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date: 24 March 2019

Abstract and Keywords

This article charts the trajectories of this cross-border mobility, both inward and outward-bound, keeping three general issues in mind. After the late nineteenth century, Germany was on the move. Population growth, the increasing pull of the cities, and economic opportunities in the industrial centers all contributed to a flight of people from rural areas. These massive and frequently overlapping forms of mobility demonstrate the degree to which German history was embedded in transnational processes. Migration was one of the forms through which large segments of the population experienced global entanglement first hand. Mobility connected different levels of experience and tied the local and regional to the national and the global. Secondly, migration was framed in the logic of economic order and labor markets. Mobility operated in a contested field in which the dynamics of cross-border movement constantly undermined, and at the same time dialectically reinforced, senses of nationality. This article concludes with a note on mass migration during and after the Second World War.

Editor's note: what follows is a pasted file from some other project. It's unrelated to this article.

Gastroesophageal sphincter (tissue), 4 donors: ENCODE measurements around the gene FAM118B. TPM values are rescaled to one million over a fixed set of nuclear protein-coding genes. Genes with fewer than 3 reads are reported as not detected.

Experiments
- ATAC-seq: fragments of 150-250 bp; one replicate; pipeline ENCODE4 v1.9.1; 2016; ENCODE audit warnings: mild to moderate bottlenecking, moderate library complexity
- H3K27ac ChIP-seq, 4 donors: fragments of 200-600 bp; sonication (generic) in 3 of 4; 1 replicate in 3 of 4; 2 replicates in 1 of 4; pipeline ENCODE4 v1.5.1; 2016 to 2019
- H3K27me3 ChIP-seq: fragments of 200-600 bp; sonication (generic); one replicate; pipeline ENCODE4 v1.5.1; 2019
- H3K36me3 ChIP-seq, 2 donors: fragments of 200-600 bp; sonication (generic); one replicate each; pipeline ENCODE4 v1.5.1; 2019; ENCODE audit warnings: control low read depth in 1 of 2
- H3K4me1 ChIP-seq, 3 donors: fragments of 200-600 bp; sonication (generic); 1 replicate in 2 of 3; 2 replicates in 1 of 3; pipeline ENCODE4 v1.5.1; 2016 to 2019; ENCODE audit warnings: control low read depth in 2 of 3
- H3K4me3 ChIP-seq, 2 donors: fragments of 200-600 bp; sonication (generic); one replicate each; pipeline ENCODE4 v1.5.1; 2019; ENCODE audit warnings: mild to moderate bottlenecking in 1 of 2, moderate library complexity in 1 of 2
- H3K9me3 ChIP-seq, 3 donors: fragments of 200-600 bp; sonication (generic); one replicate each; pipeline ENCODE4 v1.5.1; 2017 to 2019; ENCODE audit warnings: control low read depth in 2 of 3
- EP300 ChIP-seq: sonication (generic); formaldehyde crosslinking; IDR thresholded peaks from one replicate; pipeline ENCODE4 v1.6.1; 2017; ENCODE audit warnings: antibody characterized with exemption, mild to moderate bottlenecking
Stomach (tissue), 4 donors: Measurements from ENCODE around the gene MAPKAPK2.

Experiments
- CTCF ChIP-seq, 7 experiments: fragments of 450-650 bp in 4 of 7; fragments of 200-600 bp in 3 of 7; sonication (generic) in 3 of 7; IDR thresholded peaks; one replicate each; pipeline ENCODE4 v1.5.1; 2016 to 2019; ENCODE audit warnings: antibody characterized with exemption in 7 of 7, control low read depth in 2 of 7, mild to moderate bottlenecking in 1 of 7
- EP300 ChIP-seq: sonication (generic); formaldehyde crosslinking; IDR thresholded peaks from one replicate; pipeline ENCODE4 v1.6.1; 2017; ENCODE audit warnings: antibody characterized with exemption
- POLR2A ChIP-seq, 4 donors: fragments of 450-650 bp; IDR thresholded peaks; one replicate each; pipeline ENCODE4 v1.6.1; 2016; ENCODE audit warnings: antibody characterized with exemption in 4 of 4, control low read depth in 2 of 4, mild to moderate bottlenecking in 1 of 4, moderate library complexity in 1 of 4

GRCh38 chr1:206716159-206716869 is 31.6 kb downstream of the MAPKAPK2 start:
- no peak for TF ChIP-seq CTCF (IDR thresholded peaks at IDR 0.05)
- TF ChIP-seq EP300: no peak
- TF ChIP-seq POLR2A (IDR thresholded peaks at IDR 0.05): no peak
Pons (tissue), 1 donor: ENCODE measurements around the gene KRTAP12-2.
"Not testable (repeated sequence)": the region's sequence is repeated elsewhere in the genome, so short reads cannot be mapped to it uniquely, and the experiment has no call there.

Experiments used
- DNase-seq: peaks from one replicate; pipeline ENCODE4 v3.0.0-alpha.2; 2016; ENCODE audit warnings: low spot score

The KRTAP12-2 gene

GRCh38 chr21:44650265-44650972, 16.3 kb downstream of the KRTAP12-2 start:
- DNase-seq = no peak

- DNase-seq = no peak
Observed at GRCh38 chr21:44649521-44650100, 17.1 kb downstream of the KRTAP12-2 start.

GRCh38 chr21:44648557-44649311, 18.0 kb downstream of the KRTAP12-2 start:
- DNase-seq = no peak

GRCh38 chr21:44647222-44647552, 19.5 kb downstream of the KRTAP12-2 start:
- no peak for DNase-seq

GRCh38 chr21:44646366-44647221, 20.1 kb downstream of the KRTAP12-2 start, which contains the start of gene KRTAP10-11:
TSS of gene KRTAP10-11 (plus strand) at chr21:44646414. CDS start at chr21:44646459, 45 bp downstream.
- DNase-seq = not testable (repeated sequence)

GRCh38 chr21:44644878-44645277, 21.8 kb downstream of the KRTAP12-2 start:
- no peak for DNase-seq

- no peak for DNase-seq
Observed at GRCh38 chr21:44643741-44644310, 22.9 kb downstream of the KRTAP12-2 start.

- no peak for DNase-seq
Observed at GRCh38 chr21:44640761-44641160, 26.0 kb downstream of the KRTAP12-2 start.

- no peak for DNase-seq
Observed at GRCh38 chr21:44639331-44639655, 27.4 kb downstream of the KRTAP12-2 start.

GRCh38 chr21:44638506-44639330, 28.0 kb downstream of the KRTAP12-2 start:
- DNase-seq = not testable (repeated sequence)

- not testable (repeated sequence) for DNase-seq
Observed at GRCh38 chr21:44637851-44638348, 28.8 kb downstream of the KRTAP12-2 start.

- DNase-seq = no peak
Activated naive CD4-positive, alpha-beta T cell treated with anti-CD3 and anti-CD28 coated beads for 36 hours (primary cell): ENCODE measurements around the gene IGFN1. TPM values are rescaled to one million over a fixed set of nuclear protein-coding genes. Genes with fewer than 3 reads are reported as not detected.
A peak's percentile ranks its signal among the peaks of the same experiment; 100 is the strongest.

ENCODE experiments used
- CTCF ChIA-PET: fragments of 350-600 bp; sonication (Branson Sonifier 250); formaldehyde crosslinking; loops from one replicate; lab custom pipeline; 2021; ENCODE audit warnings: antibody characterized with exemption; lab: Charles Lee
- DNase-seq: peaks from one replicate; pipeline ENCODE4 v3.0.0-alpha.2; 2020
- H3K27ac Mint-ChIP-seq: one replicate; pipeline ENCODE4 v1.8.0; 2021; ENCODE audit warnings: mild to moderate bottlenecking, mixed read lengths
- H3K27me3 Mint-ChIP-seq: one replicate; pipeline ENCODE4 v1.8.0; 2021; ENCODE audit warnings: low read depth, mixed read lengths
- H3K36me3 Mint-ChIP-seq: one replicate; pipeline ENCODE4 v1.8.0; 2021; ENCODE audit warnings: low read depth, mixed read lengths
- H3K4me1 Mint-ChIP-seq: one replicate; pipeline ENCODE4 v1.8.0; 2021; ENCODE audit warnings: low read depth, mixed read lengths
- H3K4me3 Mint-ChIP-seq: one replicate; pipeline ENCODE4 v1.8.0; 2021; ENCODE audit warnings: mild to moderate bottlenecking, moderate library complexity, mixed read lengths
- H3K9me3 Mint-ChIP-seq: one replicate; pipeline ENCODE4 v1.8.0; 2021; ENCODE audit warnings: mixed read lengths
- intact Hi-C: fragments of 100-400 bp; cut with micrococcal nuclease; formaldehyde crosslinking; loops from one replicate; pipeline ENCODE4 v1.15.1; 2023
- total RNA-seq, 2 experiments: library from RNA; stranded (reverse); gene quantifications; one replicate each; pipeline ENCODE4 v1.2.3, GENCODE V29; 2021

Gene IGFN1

Keywords: mobility, migration, economic order, cross-border movement

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